SCHOOLS taking part in the Oxfordshire Reading Campaign are ready to start training volunteers to read with youngsters.

Launched four months ago by Oxfordshire County Council, the £585,000 scheme to drive up reading standards is backed by the Oxford Mail and run by the National Literacy Trust.

Each of the 81 schools involved has nominated a volunteer co-ordinator who will organise their programme.

The co-ordinators’ responsibilities include training parents, governors and interested members of the community to help children themselves.

The National Literacy Trust has now trained most of the volunteer co-ordinators so they are ready to pass on the knowledge to their volunteer helpers.

Angela Taylor, 59, will be volunteer co-ordinator at New Marston Primary School.

A school governor and mum of three, Mrs Taylor was approached by the school to champion the programme and said she couldn’t wait to get started.

She said: “I have spent many years going in and out of schools and helping them with reading and listening to them.

“The thing about this campaign that I like is that it isn’t necessarily teaching them to read, but teaching them the enjoyment of books.”

Initially four children at the school will be taking part in the programme.

Mrs Taylor said depending on the number of volunteers both recruited through the school, and through the Oxford Mail and National Literacy Trust’s drive to enlist members of the public to take part, she might herself read with the children.

She said: “I am very interested in being involved but if we get lots of other volunteers desperate to be involved, I will sit back knowing that next year we will want to do it with more children and I will have a chance to do it then.”

The volunteer co-ordinators include teachers, teaching assistants, governors and parents.

Among them is Sylvia Langden, the teaching assistant who is leading the other strand of the programme at Millbrook Primary School in Grove.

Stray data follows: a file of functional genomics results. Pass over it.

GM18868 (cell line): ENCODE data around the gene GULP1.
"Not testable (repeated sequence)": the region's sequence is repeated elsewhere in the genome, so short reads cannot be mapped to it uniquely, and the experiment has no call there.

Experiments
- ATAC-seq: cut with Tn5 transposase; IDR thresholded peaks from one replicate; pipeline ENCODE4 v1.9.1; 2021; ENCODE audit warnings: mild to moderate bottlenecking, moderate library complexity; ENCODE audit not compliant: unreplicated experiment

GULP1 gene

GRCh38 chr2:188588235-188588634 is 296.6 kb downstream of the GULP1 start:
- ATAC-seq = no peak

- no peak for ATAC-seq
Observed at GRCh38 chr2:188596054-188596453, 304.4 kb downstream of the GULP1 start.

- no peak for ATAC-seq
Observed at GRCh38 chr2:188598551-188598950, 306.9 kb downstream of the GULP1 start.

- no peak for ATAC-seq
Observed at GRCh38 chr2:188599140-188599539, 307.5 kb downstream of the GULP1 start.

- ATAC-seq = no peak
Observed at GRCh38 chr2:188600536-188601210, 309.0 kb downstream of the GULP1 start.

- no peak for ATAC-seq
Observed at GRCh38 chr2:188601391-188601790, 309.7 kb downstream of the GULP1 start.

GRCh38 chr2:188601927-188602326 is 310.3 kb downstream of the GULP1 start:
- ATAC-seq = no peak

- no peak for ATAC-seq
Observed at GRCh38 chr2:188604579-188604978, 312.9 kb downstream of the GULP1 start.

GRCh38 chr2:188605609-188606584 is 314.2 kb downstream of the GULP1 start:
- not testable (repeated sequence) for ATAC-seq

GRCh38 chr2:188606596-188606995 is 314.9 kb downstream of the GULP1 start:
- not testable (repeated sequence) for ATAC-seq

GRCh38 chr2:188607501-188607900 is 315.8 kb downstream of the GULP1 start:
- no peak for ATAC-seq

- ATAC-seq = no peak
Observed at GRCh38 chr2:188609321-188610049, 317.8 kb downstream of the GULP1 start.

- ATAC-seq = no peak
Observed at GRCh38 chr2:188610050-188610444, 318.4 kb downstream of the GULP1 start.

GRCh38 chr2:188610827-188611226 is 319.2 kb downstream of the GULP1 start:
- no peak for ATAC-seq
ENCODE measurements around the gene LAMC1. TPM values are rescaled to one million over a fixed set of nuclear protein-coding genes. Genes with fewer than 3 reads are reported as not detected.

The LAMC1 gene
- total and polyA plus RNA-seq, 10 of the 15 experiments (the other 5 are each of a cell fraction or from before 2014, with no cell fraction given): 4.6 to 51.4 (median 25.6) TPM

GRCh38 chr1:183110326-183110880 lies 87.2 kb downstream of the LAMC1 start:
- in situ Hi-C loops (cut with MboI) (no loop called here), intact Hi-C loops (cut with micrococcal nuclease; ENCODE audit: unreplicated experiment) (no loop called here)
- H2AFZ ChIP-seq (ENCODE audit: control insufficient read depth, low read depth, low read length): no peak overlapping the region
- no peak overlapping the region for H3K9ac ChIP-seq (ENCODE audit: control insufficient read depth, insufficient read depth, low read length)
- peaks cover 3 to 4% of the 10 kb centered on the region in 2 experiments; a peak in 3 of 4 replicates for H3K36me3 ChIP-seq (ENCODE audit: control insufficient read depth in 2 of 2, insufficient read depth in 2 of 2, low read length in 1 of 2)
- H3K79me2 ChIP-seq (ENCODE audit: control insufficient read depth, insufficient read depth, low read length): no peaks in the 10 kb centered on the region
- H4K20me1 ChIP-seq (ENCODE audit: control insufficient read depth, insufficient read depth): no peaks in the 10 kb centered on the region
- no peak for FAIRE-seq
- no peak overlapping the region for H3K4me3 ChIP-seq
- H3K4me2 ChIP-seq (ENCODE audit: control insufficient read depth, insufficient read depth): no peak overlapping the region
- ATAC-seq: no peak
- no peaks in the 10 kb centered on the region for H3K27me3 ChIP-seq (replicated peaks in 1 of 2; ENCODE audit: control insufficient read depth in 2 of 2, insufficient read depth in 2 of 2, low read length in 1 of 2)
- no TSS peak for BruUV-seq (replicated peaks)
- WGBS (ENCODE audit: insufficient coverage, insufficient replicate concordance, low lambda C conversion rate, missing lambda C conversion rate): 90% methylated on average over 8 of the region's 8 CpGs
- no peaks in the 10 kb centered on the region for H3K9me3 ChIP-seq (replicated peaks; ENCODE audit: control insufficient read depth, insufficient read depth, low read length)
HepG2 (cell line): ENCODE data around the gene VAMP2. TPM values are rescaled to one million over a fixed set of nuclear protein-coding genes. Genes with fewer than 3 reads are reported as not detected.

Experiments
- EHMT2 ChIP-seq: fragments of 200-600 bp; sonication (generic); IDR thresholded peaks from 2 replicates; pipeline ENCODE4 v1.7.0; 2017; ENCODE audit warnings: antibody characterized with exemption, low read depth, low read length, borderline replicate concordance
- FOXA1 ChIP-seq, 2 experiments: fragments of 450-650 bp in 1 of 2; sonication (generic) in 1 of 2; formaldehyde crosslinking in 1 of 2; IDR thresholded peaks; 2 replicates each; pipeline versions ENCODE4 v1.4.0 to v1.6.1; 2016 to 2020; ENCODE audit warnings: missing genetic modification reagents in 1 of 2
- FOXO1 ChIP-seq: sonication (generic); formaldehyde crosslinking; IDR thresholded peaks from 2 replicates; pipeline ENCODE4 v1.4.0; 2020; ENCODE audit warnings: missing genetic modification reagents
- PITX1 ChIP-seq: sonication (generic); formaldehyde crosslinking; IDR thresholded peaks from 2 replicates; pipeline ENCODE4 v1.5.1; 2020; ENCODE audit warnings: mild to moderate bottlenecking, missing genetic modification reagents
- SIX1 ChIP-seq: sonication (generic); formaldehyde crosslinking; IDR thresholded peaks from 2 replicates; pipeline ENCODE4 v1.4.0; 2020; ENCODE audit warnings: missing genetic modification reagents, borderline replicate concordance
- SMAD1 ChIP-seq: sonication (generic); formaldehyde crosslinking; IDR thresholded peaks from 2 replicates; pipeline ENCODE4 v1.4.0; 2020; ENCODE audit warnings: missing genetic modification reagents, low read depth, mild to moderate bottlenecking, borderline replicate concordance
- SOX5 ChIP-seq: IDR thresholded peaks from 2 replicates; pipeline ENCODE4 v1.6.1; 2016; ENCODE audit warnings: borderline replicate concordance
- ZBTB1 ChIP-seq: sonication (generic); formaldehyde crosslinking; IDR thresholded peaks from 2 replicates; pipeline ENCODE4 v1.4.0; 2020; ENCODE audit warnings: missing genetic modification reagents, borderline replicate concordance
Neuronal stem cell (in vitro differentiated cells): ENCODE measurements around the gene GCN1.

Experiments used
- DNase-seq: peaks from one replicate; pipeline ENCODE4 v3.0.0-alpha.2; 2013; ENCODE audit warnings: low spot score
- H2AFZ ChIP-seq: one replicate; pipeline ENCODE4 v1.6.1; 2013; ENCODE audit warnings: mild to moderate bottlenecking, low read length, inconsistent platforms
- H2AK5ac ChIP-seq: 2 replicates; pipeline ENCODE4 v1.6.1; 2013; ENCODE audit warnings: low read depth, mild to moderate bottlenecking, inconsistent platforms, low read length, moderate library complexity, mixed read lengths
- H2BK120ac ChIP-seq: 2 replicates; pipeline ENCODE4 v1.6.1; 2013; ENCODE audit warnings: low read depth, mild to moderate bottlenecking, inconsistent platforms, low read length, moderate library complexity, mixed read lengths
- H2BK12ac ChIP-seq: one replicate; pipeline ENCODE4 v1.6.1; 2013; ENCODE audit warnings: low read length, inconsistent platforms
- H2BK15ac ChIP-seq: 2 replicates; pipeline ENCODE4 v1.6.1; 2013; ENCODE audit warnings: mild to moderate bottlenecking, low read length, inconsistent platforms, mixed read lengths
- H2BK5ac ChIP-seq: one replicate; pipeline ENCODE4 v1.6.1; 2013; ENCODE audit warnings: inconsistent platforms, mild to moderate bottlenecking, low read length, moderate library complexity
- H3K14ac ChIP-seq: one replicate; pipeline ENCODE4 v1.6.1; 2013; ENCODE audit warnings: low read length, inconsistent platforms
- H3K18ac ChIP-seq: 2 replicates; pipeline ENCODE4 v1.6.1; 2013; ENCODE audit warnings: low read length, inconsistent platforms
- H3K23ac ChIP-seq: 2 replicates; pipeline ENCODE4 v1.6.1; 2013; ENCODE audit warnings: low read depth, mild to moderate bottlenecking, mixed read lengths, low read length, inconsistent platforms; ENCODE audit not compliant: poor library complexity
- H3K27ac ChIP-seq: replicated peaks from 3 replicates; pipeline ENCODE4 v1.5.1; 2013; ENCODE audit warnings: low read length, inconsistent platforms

She has been working with two groups of children for three weeks on the reading intervention programme based around the Project X Code books, but will also co-ordinate volunteers at the school.

Mrs Langden said: “It’s proven to be a huge success.

“As well as improving the reading skills, it is actually bringing back the enjoyment of reading so children see reading as a fun and interesting thing as opposed to just learning to read.”

The school is hoping to start the volunteer programme in March with four volunteers, with plans to extend the scheme in September.

Church Cowley Primary School headteacher Jason Clarke will be taking on the role in his school.

He said: “It is giving the children even more opportunity to read.

“It is a limited amount of work for us that should provide a large amount of benefit.”

National Literacy Trust volunteer co-ordinator Bianca Bailey said: “The training went really well and everybody was really excited to get going.”

MEASURING PROGRESS Schools taking part are providing quarterly reports to Edge Hill University, which is feeding the information back to Oxfordshire County Council.

As schools are starting the programme at different times, the information will be filtered back gradually, then by the end of the summer it will be analysed by the National Literacy Trust.

Baseline readings have been taken for children taking part, indicating their reading age in years and months, and these will be measured again at the end of the scheme.

Key Stage 1 results data will also give an indication as to how much impact the scheme has had on the county’s performance in teacher assessments at age seven.